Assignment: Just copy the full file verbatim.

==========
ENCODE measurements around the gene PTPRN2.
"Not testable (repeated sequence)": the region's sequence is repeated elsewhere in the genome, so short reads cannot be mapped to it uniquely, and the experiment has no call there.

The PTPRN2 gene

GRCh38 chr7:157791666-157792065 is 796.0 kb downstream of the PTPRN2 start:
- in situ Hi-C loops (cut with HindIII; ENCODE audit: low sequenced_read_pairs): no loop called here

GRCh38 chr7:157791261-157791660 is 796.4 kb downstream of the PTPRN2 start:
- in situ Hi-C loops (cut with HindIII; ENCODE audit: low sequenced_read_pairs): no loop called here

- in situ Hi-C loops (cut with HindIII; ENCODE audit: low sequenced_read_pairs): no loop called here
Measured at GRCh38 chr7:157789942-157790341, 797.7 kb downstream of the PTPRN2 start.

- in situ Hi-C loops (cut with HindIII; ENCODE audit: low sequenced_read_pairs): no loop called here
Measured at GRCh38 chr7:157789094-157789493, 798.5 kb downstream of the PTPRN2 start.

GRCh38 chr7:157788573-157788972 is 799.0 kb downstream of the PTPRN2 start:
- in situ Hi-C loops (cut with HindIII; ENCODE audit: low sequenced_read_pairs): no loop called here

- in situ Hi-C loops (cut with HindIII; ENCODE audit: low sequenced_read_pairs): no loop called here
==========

ENCODE measurements around the gene PTPRN2.
"Not testable (repeated sequence)": the region's sequence is repeated elsewhere in the genome, so short reads cannot be mapped to it uniquely, and the experiment has no call there.

The PTPRN2 gene

GRCh38 chr7:157791666-157792065 is 796.0 kb downstream of the PTPRN2 start:
- in situ Hi-C loops (cut with HindIII; ENCODE audit: low sequenced_read_pairs): no loop called here

GRCh38 chr7:157791261-157791660 is 796.4 kb downstream of the PTPRN2 start:
- in situ Hi-C loops (cut with HindIII; ENCODE audit: low sequenced_read_pairs): no loop called here

- in situ Hi-C loops (cut with HindIII; ENCODE audit: low sequenced_read_pairs): no loop called here
Measured at GRCh38 chr7:157789942-157790341, 797.7 kb downstream of the PTPRN2 start.

- in situ Hi-C loops (cut with HindIII; ENCODE audit: low sequenced_read_pairs): no loop called here
Measured at GRCh38 chr7:157789094-157789493, 798.5 kb downstream of the PTPRN2 start.

GRCh38 chr7:157788573-157788972 is 799.0 kb downstream of the PTPRN2 start:
- in situ Hi-C loops (cut with HindIII; ENCODE audit: low sequenced_read_pairs): no loop called here

- in situ Hi-C loops (cut with HindIII; ENCODE audit: low sequenced_read_pairs): no loop called here